Please remember that many times the grain markets will be supported until the market feels comfortable that enough grain will be produced before selling off.  Many years, we see that after the July 4th holiday, the market gets soft, and trades lower right into harvest.  This year’s crop is off to a very good start.  However, the market still has a weather premium built into futures that won’t totally exit until the crop is much further advanced.  My point is that if you are a die hard bull, and you just cannot sell your crop today, you very likely have until July 4th or so to get caught up on forward sales.  Frankly, I have no problem selling today’s values, even with the pull back from yesterday.  But if you are on the fence, and want more time for a weather market to develop, which may happen, my point is that many times these weather premiums disappear after July 4th.  Thus, give us your targets, we can work them for you, we can adjust them as necessary, but you need to get much more serious about selling once we get to July 4th.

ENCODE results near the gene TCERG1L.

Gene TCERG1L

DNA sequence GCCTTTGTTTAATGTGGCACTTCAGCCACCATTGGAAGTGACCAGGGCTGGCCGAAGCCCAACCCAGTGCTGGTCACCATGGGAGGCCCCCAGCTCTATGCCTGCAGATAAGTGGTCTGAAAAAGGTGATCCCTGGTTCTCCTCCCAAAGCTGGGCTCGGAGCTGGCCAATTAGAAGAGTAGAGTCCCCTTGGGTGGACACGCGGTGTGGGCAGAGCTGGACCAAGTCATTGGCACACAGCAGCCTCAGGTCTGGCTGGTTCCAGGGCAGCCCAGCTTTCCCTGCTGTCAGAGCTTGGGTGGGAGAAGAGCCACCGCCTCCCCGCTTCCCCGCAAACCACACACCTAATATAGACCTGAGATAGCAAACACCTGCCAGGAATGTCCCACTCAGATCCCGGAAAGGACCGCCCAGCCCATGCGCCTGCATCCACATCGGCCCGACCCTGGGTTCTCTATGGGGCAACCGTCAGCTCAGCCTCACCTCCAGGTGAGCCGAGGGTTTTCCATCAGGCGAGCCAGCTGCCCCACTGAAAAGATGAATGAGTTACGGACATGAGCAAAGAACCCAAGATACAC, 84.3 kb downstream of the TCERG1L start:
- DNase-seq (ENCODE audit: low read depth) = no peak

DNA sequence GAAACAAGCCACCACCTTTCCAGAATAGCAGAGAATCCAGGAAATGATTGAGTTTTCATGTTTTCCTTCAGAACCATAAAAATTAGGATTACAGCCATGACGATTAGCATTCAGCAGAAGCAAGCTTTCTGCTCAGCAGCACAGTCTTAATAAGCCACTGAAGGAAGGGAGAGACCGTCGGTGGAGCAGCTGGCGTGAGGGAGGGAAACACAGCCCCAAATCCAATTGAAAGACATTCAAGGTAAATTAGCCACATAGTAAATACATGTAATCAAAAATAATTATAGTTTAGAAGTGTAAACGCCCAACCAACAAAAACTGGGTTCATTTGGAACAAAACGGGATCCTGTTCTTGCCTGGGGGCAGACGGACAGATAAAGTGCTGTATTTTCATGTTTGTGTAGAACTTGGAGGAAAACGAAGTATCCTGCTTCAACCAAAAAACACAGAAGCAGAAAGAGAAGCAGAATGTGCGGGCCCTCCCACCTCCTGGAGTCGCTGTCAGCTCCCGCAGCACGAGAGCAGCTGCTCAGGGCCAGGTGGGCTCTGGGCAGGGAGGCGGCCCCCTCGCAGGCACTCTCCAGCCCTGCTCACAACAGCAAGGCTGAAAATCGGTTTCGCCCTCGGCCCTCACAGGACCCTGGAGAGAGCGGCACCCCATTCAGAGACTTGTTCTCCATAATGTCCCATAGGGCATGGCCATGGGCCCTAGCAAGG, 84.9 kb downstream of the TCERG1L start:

Targets Produce Success and Protection For Your Farm